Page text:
Douma: Syrian regime forces on Saturday cut off the largest town in Eastern Ghouta from the rest of the opposition enclave in a blow to rebels defending their last bastion near Damascus.
Regime troops and allied militia have recaptured half of the besieged region in a blistering assault launched on February 18 that has prompted global outcry.
They have pursued a divide-and-conquer strategy, eating away at rebel-held towns and successfully isolating Ghouta’s main town of Douma on Saturday.
Regime fighters seized control of the road linking Douma with the town of Harasta further west, and also captured the town of Misraba, according to the Syrian Observatory for Human Rights.
“Regime forces have therefore divided Eastern Ghouta into three parts - Douma and its surroundings, Harasta in the west, and the rest of the towns further south,” the Britain-based monitor said.
Ghouta, under regime siege since 2013, is the last remaining opposition-controlled zone on the outskirts of the capital.
Keen to secure Damascus, regime troops launched a fierce bombing campaign on February 18 and then began a ground operation.
Rebels in recent days tried to slow the advance with an attempted counter-offensive but were struggling to hold off Bashar Al Assad’s forces.
Syrian regime television on Saturday reported that the army had “intensified its operations... and was advancing in three main zones.”
An AFP correspondent inside Douma said shelling and air strikes were rocking the town on Saturday, trapping residents indoors.
Rescue workers and medics were struggling to navigate the town’s rubble-littered roads to bring wounded residents back to field clinics.
Douma is the main bastion of Jaish Al Islam, one of two main Islamist factions present in Eastern Ghouta.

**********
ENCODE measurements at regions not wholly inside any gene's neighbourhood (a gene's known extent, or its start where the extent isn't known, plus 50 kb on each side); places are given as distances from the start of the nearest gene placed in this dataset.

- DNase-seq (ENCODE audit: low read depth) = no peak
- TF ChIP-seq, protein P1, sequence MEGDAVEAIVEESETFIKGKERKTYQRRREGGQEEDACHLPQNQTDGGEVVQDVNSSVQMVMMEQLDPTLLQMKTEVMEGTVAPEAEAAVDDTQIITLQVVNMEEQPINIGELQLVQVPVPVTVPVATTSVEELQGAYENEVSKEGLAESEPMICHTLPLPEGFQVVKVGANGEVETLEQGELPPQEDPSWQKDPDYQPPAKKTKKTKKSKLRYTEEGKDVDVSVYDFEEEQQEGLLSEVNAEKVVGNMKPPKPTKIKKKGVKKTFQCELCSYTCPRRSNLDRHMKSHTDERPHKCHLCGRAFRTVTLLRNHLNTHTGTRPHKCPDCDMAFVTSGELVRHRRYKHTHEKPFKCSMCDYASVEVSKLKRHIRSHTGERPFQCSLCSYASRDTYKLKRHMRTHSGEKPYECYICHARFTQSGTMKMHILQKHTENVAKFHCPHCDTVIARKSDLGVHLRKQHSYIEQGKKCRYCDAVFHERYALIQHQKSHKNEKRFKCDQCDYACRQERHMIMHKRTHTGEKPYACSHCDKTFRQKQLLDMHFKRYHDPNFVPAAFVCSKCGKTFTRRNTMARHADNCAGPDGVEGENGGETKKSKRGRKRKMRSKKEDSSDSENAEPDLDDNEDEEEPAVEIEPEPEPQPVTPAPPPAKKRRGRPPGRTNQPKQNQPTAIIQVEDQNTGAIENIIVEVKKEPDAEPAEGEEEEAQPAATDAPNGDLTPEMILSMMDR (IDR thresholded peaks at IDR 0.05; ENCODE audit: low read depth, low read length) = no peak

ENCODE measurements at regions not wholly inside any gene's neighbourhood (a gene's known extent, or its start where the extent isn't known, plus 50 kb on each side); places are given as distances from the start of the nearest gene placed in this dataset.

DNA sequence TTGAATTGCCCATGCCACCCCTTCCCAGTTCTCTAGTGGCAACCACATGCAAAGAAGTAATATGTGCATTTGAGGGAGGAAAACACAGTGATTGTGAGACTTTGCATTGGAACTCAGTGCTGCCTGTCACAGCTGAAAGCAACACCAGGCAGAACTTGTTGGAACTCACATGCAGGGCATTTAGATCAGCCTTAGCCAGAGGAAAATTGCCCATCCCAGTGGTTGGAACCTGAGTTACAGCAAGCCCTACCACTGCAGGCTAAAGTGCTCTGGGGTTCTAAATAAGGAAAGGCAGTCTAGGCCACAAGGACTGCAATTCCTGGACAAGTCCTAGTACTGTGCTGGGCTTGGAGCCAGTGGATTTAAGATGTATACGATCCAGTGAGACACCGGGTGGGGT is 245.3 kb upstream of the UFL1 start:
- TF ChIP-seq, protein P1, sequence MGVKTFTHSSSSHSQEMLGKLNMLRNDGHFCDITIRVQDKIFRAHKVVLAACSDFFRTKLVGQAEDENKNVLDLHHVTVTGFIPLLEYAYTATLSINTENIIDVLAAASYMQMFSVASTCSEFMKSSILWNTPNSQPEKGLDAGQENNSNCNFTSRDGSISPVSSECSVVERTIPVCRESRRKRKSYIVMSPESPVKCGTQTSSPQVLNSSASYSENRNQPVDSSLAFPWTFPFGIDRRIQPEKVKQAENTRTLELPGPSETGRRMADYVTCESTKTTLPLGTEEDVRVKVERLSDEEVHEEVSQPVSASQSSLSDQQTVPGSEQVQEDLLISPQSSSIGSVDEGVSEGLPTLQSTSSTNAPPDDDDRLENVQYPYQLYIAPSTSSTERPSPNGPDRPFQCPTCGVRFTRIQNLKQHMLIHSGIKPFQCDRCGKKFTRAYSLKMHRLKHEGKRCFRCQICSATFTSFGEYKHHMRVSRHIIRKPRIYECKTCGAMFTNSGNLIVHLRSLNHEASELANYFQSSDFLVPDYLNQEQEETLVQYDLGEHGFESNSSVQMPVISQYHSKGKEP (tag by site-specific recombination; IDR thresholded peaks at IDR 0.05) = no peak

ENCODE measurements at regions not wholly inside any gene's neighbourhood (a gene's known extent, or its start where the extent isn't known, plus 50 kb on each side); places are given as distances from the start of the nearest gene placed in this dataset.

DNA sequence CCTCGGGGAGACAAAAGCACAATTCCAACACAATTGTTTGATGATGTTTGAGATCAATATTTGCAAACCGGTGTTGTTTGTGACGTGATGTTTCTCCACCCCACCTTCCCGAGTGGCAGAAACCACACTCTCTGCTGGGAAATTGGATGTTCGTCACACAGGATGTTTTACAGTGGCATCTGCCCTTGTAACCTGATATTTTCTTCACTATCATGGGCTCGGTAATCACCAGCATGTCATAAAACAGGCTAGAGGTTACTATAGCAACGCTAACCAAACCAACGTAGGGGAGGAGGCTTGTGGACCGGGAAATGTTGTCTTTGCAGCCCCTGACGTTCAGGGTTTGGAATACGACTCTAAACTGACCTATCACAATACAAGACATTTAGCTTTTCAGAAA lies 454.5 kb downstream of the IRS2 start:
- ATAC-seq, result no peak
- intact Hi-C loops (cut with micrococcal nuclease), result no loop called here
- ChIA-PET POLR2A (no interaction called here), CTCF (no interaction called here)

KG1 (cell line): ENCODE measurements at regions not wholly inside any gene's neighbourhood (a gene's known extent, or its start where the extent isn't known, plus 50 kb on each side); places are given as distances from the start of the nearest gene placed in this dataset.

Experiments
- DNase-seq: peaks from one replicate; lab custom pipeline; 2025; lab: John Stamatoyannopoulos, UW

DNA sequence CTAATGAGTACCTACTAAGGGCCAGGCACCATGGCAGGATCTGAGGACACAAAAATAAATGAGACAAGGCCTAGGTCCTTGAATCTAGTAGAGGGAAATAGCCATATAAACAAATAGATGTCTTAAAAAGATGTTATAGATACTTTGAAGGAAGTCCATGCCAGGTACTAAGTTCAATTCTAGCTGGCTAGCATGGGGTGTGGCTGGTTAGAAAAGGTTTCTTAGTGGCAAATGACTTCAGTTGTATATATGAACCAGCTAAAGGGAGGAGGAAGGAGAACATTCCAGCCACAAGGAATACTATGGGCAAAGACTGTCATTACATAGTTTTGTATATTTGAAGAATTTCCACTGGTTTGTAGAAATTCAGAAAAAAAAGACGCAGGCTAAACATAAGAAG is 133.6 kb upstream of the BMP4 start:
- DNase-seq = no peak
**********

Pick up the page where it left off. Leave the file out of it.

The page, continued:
Residents fleeing the regime’s advance in other towns had sought refuge in Douma.
The offensive has killed more than 975 civilians, including more than 200 children, and wounded several thousand people, according to the Observatory.
Eastern Ghouta is home to around 400,000 people, in desperate need of humanitarian assistance after the five-year siege made food and medical aid exceedingly rare.
On Friday, a joint aid convoy of the International Committee of the Red Cross, the United Nations and the Syrian Arab Red Crescent delivered food aid to hunger-stricken residents.
The delivery had been due to enter on Thursday but was delayed due to developments on the ground.
It was the second aid operation in a week that was disrupted by military operations, after deliveries on Monday were cut short due to bombardment.
In addition to clashes around Douma, fighting on Saturday raged to the west near the town of Medeira and further south near Hammuriyeh, Saqba, and Efteris.
Those towns were the main strongholds of Ghouta’s second Islamist group, Faylaq Al Rahman.
Fighters from Hayat Tahrir Al Sham also have a presence in the enclave.
On Friday, 13 HTS members and their family members were bussed out of the enclave through the Al Wafideen checkpoint.
Jaish Al Islam said the fighters would be evacuated to the northern province of Idlib, in an arrangement struck following consultations with the United Nations and other international players.
Such evacuation deals have been repeatedly agreed in Syria’s seven-year war, most notably in the second city of Aleppo in late 2016.
After a ferocious month-long government assault, thousands of rebel fighters and civilians were bussed out of the city’s east.
That paved the way for Syria’s regime to announce the full recapture of Aleppo - the largest blow to date to the fractured opposition movement.
Syria’s conflict erupted in 2011 with protests against Al Assad but has since developed into a full-blown war that has drawn in global powers.
Russia has intervened on behalf of Syria’s regime, while Turkey has backed rebels against Al Assad, rival extremists, and Kurdish forces.